One Million Years BC/Review

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< One Million Years BC

Although Hammer Film Productions is mainly remembered for its lurid horror offerings, the studio also waded into other genre fare from time to time. While it delved into everything from war movies to comedy films, it was features set in the prehistoric world where Hammer came closest to replicating the success of its Gothic horror cycle. And of these prehistoric productions, none were as successful as Don Chaffey’s One Million Years B.C., a remake of the 1940 Lon Chaney Jr. feature One Million B.C. Used as stock footage in movies like A Clockwork Orange and TV shows like Malcolm in the Middle as well as boasting an eye-catchingly provocative poster that was used as a plot point in The Shawshank Redemption, the film has quite the legacy to live up to, and by God, Darwin, or what have you, it does!


Told through the primitive languages of the cave people it follows, the film relies on their actions and expressions to convey the story and their roles in it. It helps that the story is simple and straightforward, yes, but it’s no less remarkable that the actors are able to express their characters’ emotions and personalities without the aid of dialogue or even subtitles. The bulk of this burden falls on lead John Richardson, who must - and succeeds at - convincing viewers that Rock People outcast Tumak can credibly evolve from a brutish hunter to a noble leader without uttering so much as a word of English through the entire film. Also deserving of praise is Raquel Welch as the fur bikini-clad Loanna, and not necessarily for the first reason that might come to mind. Indeed, it’s tempting to dismiss Welch’s Loanna (the iconic image of whom people are probably more familiar with than the film itself) as mere poster bait, but there’s actually a strong, intelligent woman who’s not afraid to rescue hapless men from such dangers as giant turtles behind that skimpy outfit of hers.


Of course, Tumak, Loanna, and the rest of the cast are bit players compared to the real stars of the movie, the dinosaurs and other creatures that threaten them. Running the gamut from Allosaurus and Triceratops to giant spiders, an Archelon (the aforementioned giant turtle), and everything in between, the film’s creatures are brought to life by special effects pioneer Ray Harryhausen in what, interestingly, was his only collaboration with Hammer. Some of the visual effects probably weren’t convincing even by the standards of 1966: a real live iguana blown to gargantuan size by the wonder of composting and sicced on poor Tumak is more laughable than lifelike, for example. The effects that do work, however, remain impressive, with the battle between Loanna’s Shell Tribe and the Allosaurus being a crafty blending of live action and stop motion animation that easily ranks with the Rhedosaurus from The Beast From 20,000 Fathoms and the cyclops from The 7th Voyage of Sinbad as some of Harryhausen’s finest work.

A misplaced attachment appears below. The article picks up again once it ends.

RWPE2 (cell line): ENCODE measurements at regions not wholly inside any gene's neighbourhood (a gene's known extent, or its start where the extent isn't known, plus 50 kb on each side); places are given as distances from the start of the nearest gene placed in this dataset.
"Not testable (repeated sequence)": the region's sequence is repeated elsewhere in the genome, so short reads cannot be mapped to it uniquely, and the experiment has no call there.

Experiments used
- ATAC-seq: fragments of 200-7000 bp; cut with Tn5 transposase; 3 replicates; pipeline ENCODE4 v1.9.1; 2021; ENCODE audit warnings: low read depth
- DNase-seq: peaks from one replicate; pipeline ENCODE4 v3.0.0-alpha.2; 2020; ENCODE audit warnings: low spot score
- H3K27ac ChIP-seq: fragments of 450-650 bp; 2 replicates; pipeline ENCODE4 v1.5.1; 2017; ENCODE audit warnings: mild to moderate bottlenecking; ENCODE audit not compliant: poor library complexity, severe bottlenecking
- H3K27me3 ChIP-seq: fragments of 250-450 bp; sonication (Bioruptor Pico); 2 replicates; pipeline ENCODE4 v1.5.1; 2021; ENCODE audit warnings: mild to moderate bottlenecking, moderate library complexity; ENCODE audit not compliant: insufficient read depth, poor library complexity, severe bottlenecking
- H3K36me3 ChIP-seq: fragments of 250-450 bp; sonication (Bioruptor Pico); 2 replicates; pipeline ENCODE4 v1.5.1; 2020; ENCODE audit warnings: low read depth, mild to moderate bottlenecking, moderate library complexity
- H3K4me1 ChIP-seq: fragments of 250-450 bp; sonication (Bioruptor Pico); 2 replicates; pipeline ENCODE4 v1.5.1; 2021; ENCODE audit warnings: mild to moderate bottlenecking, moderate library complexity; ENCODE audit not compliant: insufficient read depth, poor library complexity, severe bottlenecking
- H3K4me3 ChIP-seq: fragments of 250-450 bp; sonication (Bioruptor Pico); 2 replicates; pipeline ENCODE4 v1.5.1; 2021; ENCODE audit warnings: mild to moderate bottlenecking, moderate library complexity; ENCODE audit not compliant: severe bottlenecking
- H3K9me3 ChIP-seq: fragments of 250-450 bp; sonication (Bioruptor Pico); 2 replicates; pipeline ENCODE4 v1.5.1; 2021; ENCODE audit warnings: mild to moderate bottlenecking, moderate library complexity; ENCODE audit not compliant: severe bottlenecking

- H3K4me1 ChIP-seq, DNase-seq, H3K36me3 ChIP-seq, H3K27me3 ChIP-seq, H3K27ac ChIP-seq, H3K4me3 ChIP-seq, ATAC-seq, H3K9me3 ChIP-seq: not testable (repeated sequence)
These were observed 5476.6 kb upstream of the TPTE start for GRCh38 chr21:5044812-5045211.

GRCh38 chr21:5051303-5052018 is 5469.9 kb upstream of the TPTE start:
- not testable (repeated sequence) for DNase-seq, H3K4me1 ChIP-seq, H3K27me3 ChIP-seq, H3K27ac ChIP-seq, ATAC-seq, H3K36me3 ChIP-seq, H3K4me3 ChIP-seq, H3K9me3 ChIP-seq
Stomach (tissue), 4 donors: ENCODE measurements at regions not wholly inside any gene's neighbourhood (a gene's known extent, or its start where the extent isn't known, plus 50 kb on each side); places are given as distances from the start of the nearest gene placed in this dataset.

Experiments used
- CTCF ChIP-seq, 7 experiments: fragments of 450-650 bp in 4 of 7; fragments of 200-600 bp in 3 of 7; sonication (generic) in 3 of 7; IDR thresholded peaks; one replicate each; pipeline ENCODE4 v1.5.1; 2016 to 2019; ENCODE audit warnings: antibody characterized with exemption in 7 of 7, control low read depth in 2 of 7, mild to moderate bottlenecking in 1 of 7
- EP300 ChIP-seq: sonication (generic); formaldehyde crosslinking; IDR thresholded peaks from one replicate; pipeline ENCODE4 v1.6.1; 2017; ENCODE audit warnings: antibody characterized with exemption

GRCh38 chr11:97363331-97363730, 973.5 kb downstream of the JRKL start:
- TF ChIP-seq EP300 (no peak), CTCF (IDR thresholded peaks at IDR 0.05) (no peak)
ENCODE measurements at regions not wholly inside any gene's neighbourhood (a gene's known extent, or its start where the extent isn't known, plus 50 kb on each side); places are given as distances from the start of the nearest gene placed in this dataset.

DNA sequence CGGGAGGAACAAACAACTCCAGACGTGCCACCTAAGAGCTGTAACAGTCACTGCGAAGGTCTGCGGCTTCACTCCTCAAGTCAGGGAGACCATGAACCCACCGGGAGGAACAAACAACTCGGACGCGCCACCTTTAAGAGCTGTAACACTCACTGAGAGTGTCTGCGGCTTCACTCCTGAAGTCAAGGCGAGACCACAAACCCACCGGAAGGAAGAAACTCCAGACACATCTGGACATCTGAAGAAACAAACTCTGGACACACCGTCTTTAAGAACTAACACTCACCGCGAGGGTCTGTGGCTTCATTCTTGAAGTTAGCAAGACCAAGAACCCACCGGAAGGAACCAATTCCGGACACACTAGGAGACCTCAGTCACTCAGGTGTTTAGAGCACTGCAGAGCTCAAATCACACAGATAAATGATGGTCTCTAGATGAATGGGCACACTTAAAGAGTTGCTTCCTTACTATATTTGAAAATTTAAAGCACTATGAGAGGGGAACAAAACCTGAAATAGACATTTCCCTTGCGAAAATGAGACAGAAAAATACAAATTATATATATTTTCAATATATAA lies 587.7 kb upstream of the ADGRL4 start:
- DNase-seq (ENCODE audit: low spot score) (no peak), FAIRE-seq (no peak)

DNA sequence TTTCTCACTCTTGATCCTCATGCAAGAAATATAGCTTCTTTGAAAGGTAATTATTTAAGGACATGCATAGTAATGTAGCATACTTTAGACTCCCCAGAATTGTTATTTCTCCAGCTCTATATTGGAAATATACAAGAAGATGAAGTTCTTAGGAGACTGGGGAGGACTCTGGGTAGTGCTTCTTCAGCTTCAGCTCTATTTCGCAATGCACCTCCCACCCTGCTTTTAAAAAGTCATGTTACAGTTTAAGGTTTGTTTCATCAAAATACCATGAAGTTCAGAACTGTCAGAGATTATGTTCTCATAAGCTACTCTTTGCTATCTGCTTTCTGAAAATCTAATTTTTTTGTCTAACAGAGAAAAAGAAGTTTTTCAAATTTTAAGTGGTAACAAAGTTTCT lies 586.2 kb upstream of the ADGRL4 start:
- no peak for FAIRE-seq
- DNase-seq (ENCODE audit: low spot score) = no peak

Shot in the Canary Islands, the natural locations are surprisingly plausible as the desolate landscape that the movie is set in. With its craggy rocks and arid valleys, it’s easy to believe that this barren land really is a place where savage dinosaurs might roam if they still walked the Earth. Interior scenes make use of studio sets but the best use of in-house material has to be the climax, where footage of an artificial volcano shot in studio is mixed with location footage of the human cast to create the impression that the characters are fleeing a catastrophic eruption. Giving the film even more of a prehistoric punch is Mario Nascimbene’s score, with its looming brass and pronounced percussion lending themselves to the primeval story and setting very well. However, Nascimbene gives his compositions an unconventional twist by utilizing not only synthesizers and ambient sounds but vivid string arrangements and high-pitched female vocalizations as well, making the movie sound almost like an Ennio Morricone-scored Spaghetti Western at times.


The sum of these uniquely effective elements is a film that drives home the perilous existence that its human characters face. True, the dinosaurs were actually long gone by the time the first Homo sapiens arose, but there is something about the dangerous lifestyle of Tumak and his cave-dwelling compatriots that resonates with something deep in one’s psyche. Perhaps it’s some old bit of genetic code reminding us of the days when our ancestors battled mammoths and their lives could be upended by natural phenomena they didn’t understand, but it certainly makes One Million Years B.C. a thrilling adventure akin to the epic stories of ancient man.

Reviewed by Reggie Peralta

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